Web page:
Homemade Yogurt

When I was home in Korea, I ate Kimchee in almost every meal so I never had to worry about getting enough probiotics. But now I’m here in the ‘western’ world….where probiotics come in pills and supplements, I have to make sure I get enough of them.  Oh I do take supplements – coffee berry, schzandra berry, fish oil, brewer’s yeast for vitamin D, spirulina, cinnamon and a shot of aloe vera everyday, (My husband started deleting ‘Dr. Oz shows’ from our DVR….) But for probiotics intake, you can’t deny creamy & delicious yogurt. (Aside from probiotics, yogurt is loaded with vitamins, calcium, proteins, it boosts immune system and it is known to have belly flattening ability. So after your core class, grab some yogurt!) And I am telling you, once you make your own at home, there is no going back to store- bought ones. You can tell the huge difference in taste and freshness. Not to mention it’s super easy to make but you can save $$$. ( You can also make tzatziki sauce or put it in an ice cream machine making it into ‘Pseudo Pinkberry’)

You can also use the same preparation using soy milk (and soy yogurt as a starter) or goat milk (and goat milk yogurt a starter)

(Makes a big container-ful of creamy goodness…say 7-8 serving)
1 half gallon organic 2% milk
1 container (about 5 oz) of plain organic yogurt (Make sure it contains live and active cultures)
You will also need a thermometer, strainer and cheesecloth

1. Bring water to boil in heavy bottom pot (I used my Le Creuset pot) This will sanitize the pot.

2. Place the lid in the sink and pour the hot water to the lid. This will sanitize the lid. ( Dip the thermometer probe into the hot water for a few seconds as well! )

All you need is milk and one store-bought yogurt (We need it as a starter). For those my non-dairy friends, you can use the same preparation for goat milk (+goat milk yogurt) and soymilk (+soy yogurt)

3. Turn the oven 150’F or ‘Warm’ setting.

Heat milk on low heat till 185'F

4. Heat milk to 185’F on low heat. It took me about 15 mins. Be patient…do not go anywhere. Keep stirring. Keep checking for temperature. You can check facebook gossips on your smart phone but no matter what you do, do not leave the pot alone.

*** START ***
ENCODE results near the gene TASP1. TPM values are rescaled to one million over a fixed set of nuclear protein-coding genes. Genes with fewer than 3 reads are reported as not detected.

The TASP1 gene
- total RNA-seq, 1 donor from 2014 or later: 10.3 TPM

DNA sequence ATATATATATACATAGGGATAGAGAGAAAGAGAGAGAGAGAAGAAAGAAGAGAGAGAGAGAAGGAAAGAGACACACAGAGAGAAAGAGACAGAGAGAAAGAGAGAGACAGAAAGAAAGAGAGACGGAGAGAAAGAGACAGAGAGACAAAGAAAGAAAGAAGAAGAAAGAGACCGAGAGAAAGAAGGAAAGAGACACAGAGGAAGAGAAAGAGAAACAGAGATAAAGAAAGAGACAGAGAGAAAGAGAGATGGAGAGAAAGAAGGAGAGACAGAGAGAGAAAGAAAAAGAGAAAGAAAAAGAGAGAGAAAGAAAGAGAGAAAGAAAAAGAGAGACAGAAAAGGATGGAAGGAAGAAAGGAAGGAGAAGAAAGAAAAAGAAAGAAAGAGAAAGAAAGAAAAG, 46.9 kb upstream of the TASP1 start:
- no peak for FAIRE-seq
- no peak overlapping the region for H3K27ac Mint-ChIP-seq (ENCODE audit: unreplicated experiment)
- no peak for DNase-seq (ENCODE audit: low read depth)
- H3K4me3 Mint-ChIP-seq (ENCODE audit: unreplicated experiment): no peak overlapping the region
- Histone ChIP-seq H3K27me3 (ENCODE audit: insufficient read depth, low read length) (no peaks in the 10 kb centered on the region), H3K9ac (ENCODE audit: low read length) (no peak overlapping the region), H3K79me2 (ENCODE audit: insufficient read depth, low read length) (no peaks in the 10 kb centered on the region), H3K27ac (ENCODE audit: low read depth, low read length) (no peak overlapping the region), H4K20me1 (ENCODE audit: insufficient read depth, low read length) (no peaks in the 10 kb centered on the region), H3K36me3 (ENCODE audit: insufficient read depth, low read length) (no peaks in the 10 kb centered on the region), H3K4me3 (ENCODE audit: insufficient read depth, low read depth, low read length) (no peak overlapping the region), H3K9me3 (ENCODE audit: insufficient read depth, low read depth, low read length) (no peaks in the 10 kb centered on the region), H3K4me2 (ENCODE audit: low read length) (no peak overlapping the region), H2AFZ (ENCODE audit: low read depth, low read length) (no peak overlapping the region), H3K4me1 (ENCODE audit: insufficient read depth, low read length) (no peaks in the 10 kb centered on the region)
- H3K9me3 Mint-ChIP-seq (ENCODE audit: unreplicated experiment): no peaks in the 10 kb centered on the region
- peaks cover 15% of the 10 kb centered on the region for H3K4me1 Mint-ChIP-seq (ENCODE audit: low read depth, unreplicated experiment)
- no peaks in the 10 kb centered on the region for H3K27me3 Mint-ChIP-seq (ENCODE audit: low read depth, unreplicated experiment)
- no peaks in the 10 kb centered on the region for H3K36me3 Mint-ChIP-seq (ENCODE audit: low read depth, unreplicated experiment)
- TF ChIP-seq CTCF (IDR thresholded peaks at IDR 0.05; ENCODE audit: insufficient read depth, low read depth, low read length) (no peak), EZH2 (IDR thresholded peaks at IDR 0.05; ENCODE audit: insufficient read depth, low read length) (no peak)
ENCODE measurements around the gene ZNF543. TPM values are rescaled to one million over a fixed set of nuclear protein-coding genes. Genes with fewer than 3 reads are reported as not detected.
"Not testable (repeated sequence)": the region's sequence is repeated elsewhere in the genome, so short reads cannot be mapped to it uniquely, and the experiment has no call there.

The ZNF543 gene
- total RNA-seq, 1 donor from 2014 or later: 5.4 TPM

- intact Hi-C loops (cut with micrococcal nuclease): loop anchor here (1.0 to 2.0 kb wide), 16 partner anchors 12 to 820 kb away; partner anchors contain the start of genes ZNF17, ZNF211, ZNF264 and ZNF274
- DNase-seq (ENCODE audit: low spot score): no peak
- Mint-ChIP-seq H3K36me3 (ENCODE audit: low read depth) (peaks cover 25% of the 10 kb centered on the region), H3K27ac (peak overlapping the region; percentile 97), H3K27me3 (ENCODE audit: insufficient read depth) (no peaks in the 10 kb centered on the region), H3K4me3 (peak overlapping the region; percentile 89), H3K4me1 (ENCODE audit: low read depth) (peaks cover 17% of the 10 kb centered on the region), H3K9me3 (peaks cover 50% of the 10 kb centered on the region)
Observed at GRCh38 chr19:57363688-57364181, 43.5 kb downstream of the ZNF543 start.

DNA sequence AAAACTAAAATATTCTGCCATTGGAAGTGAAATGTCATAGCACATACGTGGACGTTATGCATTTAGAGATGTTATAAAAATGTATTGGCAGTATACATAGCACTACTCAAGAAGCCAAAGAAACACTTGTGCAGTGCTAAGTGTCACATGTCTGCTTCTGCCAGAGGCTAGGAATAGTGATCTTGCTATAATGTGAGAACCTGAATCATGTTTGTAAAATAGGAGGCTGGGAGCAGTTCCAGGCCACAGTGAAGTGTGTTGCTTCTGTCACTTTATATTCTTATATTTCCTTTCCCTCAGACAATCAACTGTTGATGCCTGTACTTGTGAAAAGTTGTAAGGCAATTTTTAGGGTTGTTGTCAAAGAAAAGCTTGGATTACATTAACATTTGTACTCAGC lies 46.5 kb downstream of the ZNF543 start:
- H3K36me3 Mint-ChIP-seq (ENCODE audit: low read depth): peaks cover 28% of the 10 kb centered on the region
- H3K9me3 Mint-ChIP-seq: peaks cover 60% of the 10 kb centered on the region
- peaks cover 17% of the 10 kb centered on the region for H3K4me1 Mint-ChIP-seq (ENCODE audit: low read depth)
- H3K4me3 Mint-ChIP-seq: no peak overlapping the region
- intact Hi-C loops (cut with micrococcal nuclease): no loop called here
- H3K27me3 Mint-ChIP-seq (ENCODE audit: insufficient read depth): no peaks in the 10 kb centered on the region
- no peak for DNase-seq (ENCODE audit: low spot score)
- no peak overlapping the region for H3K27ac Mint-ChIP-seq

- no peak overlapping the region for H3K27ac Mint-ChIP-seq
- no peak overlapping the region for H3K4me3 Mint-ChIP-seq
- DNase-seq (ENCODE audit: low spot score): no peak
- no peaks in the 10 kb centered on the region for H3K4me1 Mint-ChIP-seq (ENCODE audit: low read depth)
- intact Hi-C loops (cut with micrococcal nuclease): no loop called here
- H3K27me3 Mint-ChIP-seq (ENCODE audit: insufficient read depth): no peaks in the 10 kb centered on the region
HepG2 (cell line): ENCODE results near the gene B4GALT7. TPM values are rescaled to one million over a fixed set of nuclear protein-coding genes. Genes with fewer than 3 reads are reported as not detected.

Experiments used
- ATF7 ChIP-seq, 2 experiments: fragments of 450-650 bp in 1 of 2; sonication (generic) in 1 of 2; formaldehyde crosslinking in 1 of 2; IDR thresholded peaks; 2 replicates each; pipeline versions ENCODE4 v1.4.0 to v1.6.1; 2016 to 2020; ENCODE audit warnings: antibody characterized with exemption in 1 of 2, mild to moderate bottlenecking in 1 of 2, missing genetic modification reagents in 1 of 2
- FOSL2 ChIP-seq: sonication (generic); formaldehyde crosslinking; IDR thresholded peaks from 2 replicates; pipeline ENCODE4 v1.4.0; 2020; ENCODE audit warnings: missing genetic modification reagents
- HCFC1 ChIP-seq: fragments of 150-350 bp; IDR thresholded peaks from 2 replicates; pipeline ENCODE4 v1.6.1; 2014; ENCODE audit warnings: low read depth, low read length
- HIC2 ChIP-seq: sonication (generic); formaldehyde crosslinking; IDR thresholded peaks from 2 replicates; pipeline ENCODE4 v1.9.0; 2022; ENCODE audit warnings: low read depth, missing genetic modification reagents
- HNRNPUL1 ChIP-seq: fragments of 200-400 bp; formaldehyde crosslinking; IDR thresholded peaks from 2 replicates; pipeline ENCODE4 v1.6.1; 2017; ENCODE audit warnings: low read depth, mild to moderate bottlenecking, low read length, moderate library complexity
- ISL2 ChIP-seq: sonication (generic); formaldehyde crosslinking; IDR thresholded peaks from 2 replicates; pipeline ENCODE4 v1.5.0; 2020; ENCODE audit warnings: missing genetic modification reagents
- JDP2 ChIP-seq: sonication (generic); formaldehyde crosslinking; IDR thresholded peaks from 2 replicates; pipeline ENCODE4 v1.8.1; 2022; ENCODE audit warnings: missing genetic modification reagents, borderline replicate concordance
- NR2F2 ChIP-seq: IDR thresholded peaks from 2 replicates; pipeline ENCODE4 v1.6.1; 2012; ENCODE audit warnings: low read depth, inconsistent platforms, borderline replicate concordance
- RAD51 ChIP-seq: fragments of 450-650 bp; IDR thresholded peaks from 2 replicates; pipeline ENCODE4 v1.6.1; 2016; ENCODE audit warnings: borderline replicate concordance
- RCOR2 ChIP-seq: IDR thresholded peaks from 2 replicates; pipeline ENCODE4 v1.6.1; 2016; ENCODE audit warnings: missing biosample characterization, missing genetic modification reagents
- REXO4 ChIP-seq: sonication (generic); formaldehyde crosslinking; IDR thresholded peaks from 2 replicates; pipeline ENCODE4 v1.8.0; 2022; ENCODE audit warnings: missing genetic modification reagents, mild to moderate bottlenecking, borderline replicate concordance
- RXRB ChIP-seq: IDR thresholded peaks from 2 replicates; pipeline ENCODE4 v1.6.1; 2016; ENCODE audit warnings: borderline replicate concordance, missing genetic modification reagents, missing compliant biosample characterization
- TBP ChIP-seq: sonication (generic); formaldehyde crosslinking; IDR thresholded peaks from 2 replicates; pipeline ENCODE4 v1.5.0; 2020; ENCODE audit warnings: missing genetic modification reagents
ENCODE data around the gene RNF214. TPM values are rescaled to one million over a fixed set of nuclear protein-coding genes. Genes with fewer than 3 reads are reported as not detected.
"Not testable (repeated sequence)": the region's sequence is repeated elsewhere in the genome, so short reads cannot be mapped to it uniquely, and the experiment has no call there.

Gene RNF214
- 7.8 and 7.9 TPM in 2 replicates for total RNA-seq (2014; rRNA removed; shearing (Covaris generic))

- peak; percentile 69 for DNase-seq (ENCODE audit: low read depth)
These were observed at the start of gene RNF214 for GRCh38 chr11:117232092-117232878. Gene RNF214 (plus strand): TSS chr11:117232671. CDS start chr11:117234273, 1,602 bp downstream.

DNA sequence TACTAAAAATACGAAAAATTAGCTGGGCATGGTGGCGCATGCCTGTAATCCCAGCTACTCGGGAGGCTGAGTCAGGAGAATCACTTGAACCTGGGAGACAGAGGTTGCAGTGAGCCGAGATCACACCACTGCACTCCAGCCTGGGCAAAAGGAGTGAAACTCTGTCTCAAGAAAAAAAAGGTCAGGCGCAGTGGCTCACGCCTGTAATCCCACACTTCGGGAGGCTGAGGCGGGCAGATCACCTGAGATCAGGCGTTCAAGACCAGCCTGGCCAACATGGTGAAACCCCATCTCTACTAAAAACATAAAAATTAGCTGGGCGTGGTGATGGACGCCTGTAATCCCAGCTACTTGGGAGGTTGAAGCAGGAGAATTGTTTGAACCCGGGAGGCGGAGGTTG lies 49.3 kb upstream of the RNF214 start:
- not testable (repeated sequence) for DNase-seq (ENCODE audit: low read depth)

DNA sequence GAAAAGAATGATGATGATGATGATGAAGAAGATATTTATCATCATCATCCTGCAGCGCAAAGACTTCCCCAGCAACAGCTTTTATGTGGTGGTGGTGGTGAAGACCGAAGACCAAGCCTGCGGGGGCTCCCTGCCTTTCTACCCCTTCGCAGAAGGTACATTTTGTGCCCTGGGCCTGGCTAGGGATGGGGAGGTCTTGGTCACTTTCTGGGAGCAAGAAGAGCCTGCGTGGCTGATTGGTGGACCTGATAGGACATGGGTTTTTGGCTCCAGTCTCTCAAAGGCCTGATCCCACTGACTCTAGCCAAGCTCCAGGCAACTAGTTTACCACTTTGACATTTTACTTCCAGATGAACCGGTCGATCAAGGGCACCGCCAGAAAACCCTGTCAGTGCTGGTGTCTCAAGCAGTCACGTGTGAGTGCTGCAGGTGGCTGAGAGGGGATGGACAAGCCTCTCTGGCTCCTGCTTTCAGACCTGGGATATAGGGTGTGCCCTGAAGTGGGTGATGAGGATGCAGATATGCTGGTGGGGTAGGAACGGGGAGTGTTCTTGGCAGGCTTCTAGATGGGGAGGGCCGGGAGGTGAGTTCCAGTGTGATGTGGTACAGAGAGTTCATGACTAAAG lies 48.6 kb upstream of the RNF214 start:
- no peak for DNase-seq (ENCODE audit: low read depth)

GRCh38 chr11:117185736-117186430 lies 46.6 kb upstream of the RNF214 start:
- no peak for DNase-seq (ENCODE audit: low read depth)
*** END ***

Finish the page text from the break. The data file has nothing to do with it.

Once it hit 185’F, turn off the heat. Now the worst part is over. You just need to cool it down, add yogurt (It will act as a starter) and let it culture overnight.
5. Cool  down scalded milk to 110’F.
6. Stir in one package of store-bought organic plain yogurt (As a starter)

Oven light will help it culture overnight

7. Turn off the oven but keep the ‘Light’ on. Heat from the light will help it culture. Cover the pot with lid then put kitchen cloth over it. Place the pot in the oven and leave it there overnight (I actually put it in around 8pm and let it out around 9am -it turned out perfect)

Fresh pot of yogurt waiting for me in the morning~~

8. Carefully pour out the liquid accumulated on top.

Strain out some of coagulated milk solid for even texture!

9.  Strain the yogurt for creamy and more consistent texture.

If you like thicker yogurt, strain it one more time through cheesecloth and let extra moisture dripped down

10. If you like creamier, thicker (Greek style), strain it again through cheesecloth and let extra moisture drip down for 30 mins.

Oh YES!!!!

11. Refrigerate yogurt till set.
12. Enjoy it with some berries and honey! ( Save one cup -freeze it so you can use it as a starter for your next batch. )


I like it with fresh berries and local honey

Pour it into an individual jar and have it ready for breakfast to go.




Comments & Responses

11 Responses so far.

  1. avatar Mona Kuntz says:

    Your yogurt recipe made me positively hungry! And I’d like to challenge myself to make yogurt myself, but….I live in Honduras right now. It’s not easy to find anything labeled “organic”, so can I use regular whole or 2 percent or even skim milk and regular plain yogurt instead? I’m afraid that trying anything labeled “organic” here will also mean that it will make me sick… Thanks, Mona

    • Wow Honduras? How wonderful…I want to live in tropical, hot and humid place someday. I’m dreaming & dreaming till that day…..oh back to your question: of course you can use regular milk and regular plain yogurt! Don’t get yourself sick and let me know how it turns out. xoxo Christina

  2. avatar April says:

    Looks wonderful! I wonder if I could make it with almond milk using almond (Amande) yogurt as a starter?

    Love the pretty little container too. Just makes it look so inviting and perfect. :)

    • Thanks, April! You just got me thinking here….why not, right? Let’s try it out. Maybe you will start new almond yogurt line! “April Almond Yogurt” …..mmmm that really sounds good….

  3. avatar Cynthia says:

    Can’t wait to try…thanks for sharing! Where did you find those adorable jars?

  4. avatar vic@cakebook says:

    Wow – I’ve been wanting to try this for ages but it always seems so complicated. Thanks for making it look so straightforward – will definitely try it now. Looking forward to using soya milk for a dairy free alternative :)

    Ps. Say hi to buggie from my 3 pooches!

  5. avatar Jami says:

    How long will the yogurt last in the fridge?

  6. avatar Robert Duckhorn says:

    The major difference between soymilk and “regular” milk (predominantly cow’s milk in the United States; goat and sheep’s milk are other options) is that one is derived from a plant and the other from an animal. Although ethical, hypothetical, or debatable issues frequently arise when discussing this subject, this answer is going to deal strictly with the nutritional differences between these two kinds of milk.*:..,

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